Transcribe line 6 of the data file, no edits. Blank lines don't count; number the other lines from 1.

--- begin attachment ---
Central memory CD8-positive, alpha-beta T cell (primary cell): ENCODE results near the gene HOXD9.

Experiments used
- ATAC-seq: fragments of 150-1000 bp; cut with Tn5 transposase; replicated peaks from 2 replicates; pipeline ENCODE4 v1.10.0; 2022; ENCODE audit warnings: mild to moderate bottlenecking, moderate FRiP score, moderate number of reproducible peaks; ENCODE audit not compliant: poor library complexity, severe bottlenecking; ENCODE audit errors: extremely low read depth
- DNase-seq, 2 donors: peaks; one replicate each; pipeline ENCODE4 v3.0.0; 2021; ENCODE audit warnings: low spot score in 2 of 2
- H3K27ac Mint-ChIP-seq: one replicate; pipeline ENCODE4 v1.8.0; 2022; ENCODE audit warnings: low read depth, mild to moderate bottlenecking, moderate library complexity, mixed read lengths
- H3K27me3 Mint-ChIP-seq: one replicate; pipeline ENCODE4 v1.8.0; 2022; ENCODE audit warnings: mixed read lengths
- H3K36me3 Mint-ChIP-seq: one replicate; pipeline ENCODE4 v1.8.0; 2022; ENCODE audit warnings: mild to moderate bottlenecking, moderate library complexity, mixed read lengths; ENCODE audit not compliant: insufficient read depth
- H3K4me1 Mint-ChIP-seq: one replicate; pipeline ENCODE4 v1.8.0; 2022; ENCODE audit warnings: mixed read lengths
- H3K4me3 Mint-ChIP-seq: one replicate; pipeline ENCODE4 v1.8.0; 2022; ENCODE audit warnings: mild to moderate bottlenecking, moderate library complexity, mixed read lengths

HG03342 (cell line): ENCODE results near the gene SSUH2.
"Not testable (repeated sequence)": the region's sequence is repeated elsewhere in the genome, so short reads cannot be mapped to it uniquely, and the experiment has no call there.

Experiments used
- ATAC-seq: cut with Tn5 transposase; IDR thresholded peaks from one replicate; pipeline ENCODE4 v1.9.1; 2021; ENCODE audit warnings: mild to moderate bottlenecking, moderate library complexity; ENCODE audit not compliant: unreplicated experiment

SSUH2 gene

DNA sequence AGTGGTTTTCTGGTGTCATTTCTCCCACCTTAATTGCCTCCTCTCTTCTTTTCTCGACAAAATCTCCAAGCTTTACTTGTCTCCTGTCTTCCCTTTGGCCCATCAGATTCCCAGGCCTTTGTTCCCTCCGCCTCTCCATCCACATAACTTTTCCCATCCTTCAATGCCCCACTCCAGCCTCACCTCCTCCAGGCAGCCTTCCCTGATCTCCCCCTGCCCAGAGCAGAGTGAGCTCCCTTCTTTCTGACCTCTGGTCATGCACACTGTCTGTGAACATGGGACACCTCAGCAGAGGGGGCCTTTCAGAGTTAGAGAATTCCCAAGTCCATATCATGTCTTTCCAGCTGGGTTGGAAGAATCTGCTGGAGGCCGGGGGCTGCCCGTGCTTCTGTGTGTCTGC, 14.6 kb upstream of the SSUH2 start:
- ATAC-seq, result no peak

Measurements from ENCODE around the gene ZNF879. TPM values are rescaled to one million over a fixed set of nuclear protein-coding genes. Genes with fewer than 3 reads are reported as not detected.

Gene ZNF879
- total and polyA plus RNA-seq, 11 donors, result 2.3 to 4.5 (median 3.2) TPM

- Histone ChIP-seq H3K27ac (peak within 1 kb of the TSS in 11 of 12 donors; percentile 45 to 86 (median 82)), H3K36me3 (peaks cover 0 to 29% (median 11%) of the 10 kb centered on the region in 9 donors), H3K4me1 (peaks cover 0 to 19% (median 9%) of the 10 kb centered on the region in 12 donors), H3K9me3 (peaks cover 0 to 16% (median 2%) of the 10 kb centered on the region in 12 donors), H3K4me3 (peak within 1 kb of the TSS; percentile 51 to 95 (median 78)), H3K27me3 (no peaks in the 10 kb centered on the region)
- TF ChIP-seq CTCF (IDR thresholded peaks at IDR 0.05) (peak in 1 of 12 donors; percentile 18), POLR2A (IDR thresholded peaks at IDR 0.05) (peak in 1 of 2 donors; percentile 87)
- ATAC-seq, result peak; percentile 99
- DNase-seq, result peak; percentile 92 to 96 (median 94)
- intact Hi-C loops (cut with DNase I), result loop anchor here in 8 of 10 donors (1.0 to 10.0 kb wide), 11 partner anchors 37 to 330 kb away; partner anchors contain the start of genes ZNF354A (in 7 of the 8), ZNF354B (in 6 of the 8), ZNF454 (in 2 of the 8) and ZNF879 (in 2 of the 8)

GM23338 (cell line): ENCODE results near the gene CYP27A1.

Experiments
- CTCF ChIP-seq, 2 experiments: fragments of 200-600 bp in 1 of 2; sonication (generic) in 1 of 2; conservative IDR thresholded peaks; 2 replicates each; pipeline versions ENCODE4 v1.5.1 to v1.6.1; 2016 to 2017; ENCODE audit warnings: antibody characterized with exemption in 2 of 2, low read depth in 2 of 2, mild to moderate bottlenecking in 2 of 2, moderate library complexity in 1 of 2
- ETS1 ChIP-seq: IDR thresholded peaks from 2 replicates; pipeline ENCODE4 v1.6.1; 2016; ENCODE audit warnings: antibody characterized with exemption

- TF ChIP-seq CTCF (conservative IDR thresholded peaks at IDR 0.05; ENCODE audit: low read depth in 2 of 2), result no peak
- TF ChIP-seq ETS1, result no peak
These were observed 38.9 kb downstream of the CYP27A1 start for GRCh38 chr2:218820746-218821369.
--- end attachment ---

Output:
- H3K27me3 Mint-ChIP-seq: one replicate; pipeline ENCODE4 v1.8.0; 2022; ENCODE audit warnings: mixed read lengths